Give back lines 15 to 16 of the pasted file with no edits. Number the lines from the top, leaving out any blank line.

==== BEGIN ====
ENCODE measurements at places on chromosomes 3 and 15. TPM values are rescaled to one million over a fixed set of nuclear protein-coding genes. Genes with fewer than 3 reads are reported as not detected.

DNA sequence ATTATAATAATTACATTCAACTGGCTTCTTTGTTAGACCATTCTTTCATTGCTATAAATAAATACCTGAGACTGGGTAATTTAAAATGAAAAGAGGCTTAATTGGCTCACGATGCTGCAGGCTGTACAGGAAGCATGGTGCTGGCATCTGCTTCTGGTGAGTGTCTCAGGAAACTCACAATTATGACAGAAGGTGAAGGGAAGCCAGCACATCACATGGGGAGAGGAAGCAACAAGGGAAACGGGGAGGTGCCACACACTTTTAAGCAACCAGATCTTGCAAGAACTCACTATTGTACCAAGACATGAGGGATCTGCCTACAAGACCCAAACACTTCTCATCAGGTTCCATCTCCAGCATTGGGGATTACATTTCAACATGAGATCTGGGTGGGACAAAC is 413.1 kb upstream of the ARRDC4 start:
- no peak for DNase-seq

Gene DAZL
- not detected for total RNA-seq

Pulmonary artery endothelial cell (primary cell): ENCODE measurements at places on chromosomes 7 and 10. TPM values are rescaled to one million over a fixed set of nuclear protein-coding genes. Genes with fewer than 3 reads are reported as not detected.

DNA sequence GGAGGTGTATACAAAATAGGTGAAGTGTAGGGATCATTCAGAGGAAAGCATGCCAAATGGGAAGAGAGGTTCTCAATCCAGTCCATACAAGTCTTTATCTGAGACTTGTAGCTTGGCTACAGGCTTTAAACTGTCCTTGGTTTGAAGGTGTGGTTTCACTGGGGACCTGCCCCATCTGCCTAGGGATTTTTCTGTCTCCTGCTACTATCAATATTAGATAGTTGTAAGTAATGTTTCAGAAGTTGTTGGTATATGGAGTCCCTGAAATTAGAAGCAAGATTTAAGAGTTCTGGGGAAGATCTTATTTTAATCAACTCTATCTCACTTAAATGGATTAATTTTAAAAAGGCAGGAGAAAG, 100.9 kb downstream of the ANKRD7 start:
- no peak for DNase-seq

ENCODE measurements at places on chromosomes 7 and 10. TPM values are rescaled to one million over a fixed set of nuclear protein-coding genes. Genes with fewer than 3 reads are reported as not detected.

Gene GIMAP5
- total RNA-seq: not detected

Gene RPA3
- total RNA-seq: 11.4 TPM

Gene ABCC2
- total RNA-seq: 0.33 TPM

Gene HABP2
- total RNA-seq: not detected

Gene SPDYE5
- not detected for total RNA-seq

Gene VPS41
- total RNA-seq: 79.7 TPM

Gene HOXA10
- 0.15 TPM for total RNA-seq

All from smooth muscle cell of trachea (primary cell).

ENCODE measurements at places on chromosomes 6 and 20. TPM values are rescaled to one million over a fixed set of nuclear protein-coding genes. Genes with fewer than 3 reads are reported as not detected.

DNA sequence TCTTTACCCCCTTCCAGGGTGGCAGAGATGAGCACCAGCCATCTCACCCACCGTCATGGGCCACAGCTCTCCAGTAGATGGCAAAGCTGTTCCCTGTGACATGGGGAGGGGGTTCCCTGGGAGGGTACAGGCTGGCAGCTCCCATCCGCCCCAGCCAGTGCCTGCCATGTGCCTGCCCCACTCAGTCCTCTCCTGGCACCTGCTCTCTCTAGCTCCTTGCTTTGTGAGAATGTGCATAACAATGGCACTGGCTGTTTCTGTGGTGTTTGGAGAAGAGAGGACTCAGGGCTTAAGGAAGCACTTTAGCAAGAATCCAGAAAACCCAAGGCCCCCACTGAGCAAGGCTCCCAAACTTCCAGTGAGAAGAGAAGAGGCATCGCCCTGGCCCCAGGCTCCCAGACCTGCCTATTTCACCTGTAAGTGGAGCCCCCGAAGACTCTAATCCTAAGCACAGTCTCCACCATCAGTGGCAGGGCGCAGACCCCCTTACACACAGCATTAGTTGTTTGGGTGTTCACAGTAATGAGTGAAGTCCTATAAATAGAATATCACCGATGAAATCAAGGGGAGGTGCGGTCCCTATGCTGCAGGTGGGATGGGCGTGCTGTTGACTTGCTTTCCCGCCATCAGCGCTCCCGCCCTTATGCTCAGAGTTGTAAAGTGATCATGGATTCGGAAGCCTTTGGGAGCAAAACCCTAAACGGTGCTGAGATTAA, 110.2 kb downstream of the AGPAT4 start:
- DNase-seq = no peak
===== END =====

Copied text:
- total RNA-seq: 0.33 TPM

Gene HABP2